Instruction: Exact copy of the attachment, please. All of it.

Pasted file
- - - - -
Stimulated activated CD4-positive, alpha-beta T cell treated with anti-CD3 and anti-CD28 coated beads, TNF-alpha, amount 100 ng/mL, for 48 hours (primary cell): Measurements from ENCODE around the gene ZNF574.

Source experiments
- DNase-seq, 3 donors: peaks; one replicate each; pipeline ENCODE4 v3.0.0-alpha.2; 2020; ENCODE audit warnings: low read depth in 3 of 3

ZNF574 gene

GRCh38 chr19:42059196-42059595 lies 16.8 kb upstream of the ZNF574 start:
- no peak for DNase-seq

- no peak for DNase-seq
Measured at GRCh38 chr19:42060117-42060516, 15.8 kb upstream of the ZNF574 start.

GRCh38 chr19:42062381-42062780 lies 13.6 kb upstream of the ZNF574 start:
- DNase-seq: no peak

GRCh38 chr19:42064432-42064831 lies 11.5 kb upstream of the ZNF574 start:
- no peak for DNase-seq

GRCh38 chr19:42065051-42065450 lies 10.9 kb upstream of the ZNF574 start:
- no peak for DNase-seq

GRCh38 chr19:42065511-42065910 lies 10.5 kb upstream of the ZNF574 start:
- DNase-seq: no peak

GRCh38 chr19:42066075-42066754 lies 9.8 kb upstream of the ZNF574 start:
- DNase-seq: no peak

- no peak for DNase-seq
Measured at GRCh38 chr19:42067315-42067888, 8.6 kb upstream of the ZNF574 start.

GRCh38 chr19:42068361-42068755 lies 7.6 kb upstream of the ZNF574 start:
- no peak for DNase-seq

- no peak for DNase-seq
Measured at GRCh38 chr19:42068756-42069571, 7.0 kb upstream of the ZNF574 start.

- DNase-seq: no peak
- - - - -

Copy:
Stimulated activated CD4-positive, alpha-beta T cell treated with anti-CD3 and anti-CD28 coated beads, TNF-alpha, amount 100 ng/mL, for 48 hours (primary cell): Measurements from ENCODE around the gene ZNF574.

Source experiments
- DNase-seq, 3 donors: peaks; one replicate each; pipeline ENCODE4 v3.0.0-alpha.2; 2020; ENCODE audit warnings: low read depth in 3 of 3

ZNF574 gene

GRCh38 chr19:42059196-42059595 lies 16.8 kb upstream of the ZNF574 start:
- no peak for DNase-seq

- no peak for DNase-seq
Measured at GRCh38 chr19:42060117-42060516, 15.8 kb upstream of the ZNF574 start.

GRCh38 chr19:42062381-42062780 lies 13.6 kb upstream of the ZNF574 start:
- DNase-seq: no peak

GRCh38 chr19:42064432-42064831 lies 11.5 kb upstream of the ZNF574 start:
- no peak for DNase-seq

GRCh38 chr19:42065051-42065450 lies 10.9 kb upstream of the ZNF574 start:
- no peak for DNase-seq

GRCh38 chr19:42065511-42065910 lies 10.5 kb upstream of the ZNF574 start:
- DNase-seq: no peak

GRCh38 chr19:42066075-42066754 lies 9.8 kb upstream of the ZNF574 start:
- DNase-seq: no peak

- no peak for DNase-seq
Measured at GRCh38 chr19:42067315-42067888, 8.6 kb upstream of the ZNF574 start.

GRCh38 chr19:42068361-42068755 lies 7.6 kb upstream of the ZNF574 start:
- no peak for DNase-seq

- no peak for DNase-seq
Measured at GRCh38 chr19:42068756-42069571, 7.0 kb upstream of the ZNF574 start.

- DNase-seq: no peak